Here We Start

Iman Ben Chaibah (@ImanBenChaibah)

Iman Ben Chaibah (@ImanBenChaibah)

Iman Ben Chaibah, founder of Sail Publishing, a digital publishing house for online magazines and ebooks, and editor in chief of the Emirati Sail Magazine, an online magazine about community and culture written in English by Emirati columnists. Iman is a multi award winner in digital publishing, entrepreneurship, and literature. Iman has also completed the Leadership Strategies in Magazine Media Course in Yale University. Besides her work in publishing, she also lectures in Canadian University in Dubai.
Iman Ben Chaibah (@ImanBenChaibah)

Dear Sail Readers,

Here we are with the second edition of Sail. We had so many ideas to publish for you, but so little space. For this issue, the “Think Aloud” section introduces entrepreneurship as a definition, a concept and elaborates on its recent growth over the past few years.

To aid with giving you a real life example on entrepreneurship, Mr. Ali Al-Saloom has kindly agreed to share his exciting story with us, and it can be found in the interview section. We have also included a rather interesting and funny video on leadership and how to start a movement in our “spotlight” section. This is a MUST see.

Finally, we hope you will enjoy Sail’s April issue, and contribute to it with your comments, thoughts and possibly even start a debate. We want to know what you think.

Happy Sailing,
Shaima Al-Tamimi

Generation Me

Iman Ben Chaibah (@ImanBenChaibah)

Iman Ben Chaibah (@ImanBenChaibah)

Iman Ben Chaibah, founder of Sail Publishing, a digital publishing house for online magazines and ebooks, and editor in chief of the Emirati Sail Magazine, an online magazine about community and culture written in English by Emirati columnists. Iman is a multi award winner in digital publishing, entrepreneurship, and literature. Iman has also completed the Leadership Strategies in Magazine Media Course in Yale University. Besides her work in publishing, she also lectures in Canadian University in Dubai.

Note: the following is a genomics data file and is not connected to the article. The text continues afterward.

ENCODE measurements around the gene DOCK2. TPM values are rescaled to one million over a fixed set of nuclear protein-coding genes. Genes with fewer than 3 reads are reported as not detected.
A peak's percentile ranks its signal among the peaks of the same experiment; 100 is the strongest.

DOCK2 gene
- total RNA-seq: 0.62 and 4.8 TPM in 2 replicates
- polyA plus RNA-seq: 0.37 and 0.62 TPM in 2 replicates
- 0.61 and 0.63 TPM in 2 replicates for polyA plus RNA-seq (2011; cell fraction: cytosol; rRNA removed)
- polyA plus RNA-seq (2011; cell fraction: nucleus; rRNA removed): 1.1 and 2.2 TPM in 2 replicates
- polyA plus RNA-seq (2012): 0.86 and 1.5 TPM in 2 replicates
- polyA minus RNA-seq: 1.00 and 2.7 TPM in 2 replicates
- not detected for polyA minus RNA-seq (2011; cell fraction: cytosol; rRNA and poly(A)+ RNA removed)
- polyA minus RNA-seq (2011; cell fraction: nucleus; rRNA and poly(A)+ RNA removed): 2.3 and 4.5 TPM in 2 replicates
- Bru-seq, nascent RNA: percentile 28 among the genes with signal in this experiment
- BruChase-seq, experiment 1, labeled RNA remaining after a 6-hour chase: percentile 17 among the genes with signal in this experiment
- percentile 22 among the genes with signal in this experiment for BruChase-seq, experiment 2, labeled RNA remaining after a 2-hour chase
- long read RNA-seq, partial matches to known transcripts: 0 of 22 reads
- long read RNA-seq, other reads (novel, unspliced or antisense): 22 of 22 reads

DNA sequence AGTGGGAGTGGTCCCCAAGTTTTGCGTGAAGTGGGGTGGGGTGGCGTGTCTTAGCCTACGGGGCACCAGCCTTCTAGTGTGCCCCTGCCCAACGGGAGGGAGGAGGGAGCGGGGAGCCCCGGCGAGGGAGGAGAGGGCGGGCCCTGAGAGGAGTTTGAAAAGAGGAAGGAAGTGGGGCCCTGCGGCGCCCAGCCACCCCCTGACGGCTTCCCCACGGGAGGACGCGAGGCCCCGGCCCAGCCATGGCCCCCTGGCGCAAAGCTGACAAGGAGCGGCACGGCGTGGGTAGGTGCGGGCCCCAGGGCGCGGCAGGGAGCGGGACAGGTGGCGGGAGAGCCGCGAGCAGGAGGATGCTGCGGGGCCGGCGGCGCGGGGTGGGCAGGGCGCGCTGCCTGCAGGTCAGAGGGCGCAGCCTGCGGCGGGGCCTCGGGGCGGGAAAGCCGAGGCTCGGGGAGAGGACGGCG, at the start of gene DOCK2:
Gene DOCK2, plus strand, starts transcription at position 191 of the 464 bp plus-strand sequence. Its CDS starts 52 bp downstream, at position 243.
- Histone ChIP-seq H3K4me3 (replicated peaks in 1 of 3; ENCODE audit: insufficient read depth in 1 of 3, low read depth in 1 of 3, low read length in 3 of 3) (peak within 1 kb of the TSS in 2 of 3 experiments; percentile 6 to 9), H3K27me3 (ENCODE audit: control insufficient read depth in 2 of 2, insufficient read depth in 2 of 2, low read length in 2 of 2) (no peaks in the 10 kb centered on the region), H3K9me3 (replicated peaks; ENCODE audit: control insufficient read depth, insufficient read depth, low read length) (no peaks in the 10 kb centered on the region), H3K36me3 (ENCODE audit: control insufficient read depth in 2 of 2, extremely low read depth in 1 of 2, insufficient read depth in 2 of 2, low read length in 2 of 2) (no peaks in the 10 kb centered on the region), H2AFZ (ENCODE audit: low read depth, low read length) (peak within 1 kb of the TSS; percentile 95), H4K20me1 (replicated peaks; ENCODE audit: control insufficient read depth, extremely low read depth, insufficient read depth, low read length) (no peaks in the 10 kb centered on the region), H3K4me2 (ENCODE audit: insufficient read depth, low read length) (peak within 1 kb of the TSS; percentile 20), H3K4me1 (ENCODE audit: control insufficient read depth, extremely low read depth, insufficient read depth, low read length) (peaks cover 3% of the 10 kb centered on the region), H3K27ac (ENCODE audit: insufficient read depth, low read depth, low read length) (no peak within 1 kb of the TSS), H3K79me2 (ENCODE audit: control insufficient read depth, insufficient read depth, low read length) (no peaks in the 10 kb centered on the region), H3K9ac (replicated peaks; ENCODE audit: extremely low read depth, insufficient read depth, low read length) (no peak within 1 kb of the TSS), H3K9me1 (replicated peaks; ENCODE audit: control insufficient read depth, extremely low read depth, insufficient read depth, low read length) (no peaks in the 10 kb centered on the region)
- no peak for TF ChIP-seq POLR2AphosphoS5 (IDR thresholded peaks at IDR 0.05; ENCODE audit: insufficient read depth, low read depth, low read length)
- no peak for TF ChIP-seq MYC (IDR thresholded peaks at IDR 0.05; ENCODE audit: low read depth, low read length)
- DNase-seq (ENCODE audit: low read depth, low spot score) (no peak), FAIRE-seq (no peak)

Iman Ben Chaibah (@ImanBenChaibah)

To start with, we may need to admit the word “entrepreneur” has been pretty much abused lately. It got generalized on what does and doesn’t fall under its umbrella. So for the sake of this article, we will define entrepreneurship as the act of starting a business from a new or renovated idea in a current field, cross fields, or a new field all together.

I have observed in the past few years a rise between the young generations pursuing entrepreneurship, be it in our region or internationally. I had to research this fact to confirm it is not only my observation. The articles termed these generations doing so as “Generation Y”, “30 years and younger”, “millennial generation”, “Generation Me”, etc. So the question arises as to why this is happening.

External elements

Looking at the rate of growth in the corporate world compared to the rate of growth in the population, the gap is easily noticed. So whether Generation Me are smarter or not, organizations cannot absorb them all for employment. This led to a number of this generation to pursue entrepreneurship, either voluntarily because that was their passion, or forcefully leading them to find their way into it.